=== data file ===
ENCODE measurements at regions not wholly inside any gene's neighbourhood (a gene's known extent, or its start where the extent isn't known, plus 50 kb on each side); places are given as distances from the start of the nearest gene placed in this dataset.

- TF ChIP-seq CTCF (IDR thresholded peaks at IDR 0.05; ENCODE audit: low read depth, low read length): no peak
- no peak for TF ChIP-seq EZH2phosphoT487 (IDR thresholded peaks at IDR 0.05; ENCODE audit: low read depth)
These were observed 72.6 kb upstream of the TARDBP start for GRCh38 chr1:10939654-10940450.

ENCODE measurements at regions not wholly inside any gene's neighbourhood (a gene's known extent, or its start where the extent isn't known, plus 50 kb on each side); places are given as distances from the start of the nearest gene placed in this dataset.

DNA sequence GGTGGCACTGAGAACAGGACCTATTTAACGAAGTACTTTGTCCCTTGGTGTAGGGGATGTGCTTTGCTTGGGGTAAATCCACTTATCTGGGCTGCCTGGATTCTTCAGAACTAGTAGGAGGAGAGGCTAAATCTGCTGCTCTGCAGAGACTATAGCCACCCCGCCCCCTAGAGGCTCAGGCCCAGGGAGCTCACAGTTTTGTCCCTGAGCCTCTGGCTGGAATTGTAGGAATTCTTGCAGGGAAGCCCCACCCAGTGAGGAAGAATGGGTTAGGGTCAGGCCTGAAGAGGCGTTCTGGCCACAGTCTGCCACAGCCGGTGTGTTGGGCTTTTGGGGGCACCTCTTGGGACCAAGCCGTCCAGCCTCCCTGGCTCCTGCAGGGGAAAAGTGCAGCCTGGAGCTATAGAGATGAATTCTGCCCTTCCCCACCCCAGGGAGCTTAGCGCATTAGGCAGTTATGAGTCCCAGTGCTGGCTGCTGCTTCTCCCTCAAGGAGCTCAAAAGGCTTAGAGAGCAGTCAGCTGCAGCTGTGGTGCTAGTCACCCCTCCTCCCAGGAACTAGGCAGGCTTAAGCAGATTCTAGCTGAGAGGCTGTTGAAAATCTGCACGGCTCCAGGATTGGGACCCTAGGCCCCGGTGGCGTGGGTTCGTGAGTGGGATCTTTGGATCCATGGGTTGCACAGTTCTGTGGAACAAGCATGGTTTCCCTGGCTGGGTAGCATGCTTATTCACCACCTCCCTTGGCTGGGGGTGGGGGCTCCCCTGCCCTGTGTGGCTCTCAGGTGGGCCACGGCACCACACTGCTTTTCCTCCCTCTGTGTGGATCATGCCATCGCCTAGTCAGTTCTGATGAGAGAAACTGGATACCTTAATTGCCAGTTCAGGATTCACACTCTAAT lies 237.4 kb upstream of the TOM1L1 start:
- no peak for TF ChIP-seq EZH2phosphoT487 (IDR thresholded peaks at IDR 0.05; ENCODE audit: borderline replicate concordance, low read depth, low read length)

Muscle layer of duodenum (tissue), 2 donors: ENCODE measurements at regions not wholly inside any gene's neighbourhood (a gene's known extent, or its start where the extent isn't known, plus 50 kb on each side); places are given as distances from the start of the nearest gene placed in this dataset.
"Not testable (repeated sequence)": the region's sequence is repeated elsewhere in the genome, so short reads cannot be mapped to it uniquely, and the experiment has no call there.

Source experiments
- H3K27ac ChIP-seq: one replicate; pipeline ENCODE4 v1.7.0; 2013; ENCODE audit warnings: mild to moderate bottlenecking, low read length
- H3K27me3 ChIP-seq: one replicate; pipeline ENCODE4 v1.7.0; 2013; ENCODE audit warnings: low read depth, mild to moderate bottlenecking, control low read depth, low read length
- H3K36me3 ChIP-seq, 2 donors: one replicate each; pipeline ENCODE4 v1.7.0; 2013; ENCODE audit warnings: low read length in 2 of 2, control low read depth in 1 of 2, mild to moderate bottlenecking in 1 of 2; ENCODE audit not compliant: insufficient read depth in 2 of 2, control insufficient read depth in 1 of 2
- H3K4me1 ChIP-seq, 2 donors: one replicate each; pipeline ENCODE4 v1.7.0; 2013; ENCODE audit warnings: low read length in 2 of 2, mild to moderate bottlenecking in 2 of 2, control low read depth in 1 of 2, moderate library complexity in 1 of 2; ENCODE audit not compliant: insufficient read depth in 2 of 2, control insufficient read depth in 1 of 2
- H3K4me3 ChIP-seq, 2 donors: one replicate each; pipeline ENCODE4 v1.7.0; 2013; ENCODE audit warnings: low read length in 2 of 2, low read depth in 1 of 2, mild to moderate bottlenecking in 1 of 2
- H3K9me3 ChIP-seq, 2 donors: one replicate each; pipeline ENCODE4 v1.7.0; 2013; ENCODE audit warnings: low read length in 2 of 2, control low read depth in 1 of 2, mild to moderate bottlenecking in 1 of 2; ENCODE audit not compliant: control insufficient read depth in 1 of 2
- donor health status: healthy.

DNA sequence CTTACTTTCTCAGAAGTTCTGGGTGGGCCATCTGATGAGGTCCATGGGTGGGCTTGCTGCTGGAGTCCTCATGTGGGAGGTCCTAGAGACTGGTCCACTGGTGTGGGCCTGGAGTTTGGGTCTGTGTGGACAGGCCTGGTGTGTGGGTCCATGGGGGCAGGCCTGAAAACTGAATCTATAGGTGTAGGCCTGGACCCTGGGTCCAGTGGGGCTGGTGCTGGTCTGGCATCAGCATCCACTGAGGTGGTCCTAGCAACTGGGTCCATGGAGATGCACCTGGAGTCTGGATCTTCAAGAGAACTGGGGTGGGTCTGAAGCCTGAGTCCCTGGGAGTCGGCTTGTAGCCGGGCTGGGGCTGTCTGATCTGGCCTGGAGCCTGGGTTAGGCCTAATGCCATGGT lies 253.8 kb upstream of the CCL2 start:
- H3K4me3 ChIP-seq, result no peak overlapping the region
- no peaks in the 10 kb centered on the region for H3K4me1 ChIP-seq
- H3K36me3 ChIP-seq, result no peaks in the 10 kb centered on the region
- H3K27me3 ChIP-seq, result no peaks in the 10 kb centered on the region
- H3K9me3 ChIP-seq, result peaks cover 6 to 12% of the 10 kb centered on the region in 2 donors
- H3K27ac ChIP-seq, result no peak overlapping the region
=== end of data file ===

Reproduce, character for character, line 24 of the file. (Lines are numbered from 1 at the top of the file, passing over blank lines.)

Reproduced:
- H3K27ac ChIP-seq, result no peak overlapping the region